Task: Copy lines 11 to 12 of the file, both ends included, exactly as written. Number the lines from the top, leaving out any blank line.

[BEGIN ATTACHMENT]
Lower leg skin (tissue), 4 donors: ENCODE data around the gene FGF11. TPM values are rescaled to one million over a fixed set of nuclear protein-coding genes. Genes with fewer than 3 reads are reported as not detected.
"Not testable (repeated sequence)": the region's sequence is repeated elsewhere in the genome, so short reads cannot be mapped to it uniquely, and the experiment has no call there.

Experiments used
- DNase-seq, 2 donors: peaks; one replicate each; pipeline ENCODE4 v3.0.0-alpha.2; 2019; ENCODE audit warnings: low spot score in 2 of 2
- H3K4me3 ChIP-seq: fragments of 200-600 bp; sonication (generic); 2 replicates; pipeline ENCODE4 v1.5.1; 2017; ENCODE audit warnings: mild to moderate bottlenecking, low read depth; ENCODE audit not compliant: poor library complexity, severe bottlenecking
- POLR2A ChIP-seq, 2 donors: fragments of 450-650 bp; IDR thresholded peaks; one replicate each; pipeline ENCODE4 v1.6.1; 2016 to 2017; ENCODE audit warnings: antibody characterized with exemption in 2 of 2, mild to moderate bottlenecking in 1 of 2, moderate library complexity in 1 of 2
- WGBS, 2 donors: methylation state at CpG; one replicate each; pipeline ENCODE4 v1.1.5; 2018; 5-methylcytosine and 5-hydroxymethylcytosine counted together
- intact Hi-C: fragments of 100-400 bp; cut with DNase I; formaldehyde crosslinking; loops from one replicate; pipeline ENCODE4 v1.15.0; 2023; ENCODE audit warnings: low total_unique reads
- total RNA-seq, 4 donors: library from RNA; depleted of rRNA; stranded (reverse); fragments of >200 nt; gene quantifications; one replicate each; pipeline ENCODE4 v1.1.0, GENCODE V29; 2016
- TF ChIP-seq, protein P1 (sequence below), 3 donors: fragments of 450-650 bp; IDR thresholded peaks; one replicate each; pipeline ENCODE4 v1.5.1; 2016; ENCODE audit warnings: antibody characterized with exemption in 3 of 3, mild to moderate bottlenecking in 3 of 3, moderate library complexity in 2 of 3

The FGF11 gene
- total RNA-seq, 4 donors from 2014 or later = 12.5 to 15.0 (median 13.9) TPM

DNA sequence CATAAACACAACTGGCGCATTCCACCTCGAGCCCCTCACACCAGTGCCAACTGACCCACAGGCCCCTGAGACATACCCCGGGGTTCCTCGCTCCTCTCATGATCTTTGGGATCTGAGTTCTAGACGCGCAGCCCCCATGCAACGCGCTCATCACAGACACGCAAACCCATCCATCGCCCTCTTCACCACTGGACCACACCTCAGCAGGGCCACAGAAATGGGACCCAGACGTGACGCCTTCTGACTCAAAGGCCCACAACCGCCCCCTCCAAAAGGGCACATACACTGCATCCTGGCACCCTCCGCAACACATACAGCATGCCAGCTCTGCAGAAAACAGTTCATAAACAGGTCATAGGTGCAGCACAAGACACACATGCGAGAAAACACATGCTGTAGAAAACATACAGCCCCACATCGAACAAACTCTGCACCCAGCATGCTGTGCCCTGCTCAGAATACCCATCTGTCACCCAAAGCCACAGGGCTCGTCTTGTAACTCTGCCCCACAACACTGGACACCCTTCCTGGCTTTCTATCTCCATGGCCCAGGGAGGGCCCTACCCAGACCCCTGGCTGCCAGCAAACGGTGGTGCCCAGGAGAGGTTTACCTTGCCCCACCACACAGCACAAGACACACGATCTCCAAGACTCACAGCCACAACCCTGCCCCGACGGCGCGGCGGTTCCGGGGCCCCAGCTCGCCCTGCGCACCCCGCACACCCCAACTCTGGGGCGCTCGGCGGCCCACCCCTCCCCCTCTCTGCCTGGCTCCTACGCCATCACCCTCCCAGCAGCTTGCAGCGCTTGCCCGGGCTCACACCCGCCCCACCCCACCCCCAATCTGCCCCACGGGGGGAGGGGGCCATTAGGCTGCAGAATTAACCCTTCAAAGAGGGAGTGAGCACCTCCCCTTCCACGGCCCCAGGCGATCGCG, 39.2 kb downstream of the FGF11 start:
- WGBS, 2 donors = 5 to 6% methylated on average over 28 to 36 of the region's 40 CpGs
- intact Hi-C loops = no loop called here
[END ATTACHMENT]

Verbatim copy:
The FGF11 gene
- total RNA-seq, 4 donors from 2014 or later = 12.5 to 15.0 (median 13.9) TPM